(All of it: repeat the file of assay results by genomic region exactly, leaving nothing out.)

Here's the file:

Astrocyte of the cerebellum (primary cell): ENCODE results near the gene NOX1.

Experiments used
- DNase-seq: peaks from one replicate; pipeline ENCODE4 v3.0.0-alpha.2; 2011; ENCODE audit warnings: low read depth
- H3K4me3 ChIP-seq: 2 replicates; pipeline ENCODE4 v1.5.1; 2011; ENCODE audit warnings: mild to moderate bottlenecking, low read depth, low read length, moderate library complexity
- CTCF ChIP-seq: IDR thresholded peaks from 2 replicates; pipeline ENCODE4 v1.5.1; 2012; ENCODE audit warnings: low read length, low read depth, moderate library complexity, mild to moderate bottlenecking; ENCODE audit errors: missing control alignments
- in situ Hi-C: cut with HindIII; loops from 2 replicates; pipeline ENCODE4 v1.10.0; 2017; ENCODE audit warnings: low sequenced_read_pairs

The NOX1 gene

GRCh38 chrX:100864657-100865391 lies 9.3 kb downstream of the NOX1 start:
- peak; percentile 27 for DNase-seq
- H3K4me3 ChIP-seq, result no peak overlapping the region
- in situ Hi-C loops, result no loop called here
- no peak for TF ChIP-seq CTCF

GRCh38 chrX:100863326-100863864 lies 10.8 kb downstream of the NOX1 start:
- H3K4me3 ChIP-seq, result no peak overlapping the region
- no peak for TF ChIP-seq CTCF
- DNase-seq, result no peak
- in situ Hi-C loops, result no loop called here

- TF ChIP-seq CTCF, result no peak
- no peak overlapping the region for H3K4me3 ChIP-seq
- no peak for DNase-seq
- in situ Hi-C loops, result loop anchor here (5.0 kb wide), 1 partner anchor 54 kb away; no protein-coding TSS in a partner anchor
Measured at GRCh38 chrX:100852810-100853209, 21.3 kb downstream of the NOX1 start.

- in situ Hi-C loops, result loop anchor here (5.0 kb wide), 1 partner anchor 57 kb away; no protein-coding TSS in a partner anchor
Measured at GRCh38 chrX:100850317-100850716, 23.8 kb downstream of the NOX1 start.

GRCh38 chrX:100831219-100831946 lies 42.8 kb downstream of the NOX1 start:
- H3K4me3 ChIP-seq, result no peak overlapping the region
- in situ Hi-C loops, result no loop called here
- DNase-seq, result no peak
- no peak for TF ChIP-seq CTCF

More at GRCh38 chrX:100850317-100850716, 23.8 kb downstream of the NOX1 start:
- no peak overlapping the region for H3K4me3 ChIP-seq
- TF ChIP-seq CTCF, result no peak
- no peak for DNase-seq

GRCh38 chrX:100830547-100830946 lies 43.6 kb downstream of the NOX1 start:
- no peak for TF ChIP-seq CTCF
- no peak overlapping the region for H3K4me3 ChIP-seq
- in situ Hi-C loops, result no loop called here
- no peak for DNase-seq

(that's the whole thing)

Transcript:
Astrocyte of the cerebellum (primary cell): ENCODE results near the gene NOX1.

Experiments used
- DNase-seq: peaks from one replicate; pipeline ENCODE4 v3.0.0-alpha.2; 2011; ENCODE audit warnings: low read depth
- H3K4me3 ChIP-seq: 2 replicates; pipeline ENCODE4 v1.5.1; 2011; ENCODE audit warnings: mild to moderate bottlenecking, low read depth, low read length, moderate library complexity
- CTCF ChIP-seq: IDR thresholded peaks from 2 replicates; pipeline ENCODE4 v1.5.1; 2012; ENCODE audit warnings: low read length, low read depth, moderate library complexity, mild to moderate bottlenecking; ENCODE audit errors: missing control alignments
- in situ Hi-C: cut with HindIII; loops from 2 replicates; pipeline ENCODE4 v1.10.0; 2017; ENCODE audit warnings: low sequenced_read_pairs

The NOX1 gene

GRCh38 chrX:100864657-100865391 lies 9.3 kb downstream of the NOX1 start:
- peak; percentile 27 for DNase-seq
- H3K4me3 ChIP-seq, result no peak overlapping the region
- in situ Hi-C loops, result no loop called here
- no peak for TF ChIP-seq CTCF

GRCh38 chrX:100863326-100863864 lies 10.8 kb downstream of the NOX1 start:
- H3K4me3 ChIP-seq, result no peak overlapping the region
- no peak for TF ChIP-seq CTCF
- DNase-seq, result no peak
- in situ Hi-C loops, result no loop called here

- TF ChIP-seq CTCF, result no peak
- no peak overlapping the region for H3K4me3 ChIP-seq
- no peak for DNase-seq
- in situ Hi-C loops, result loop anchor here (5.0 kb wide), 1 partner anchor 54 kb away; no protein-coding TSS in a partner anchor
Measured at GRCh38 chrX:100852810-100853209, 21.3 kb downstream of the NOX1 start.

- in situ Hi-C loops, result loop anchor here (5.0 kb wide), 1 partner anchor 57 kb away; no protein-coding TSS in a partner anchor
Measured at GRCh38 chrX:100850317-100850716, 23.8 kb downstream of the NOX1 start.

GRCh38 chrX:100831219-100831946 lies 42.8 kb downstream of the NOX1 start:
- H3K4me3 ChIP-seq, result no peak overlapping the region
- in situ Hi-C loops, result no loop called here
- DNase-seq, result no peak
- no peak for TF ChIP-seq CTCF

More at GRCh38 chrX:100850317-100850716, 23.8 kb downstream of the NOX1 start:
- no peak overlapping the region for H3K4me3 ChIP-seq
- TF ChIP-seq CTCF, result no peak
- no peak for DNase-seq

GRCh38 chrX:100830547-100830946 lies 43.6 kb downstream of the NOX1 start:
- no peak for TF ChIP-seq CTCF
- no peak overlapping the region for H3K4me3 ChIP-seq
- in situ Hi-C loops, result no loop called here
- no peak for DNase-seq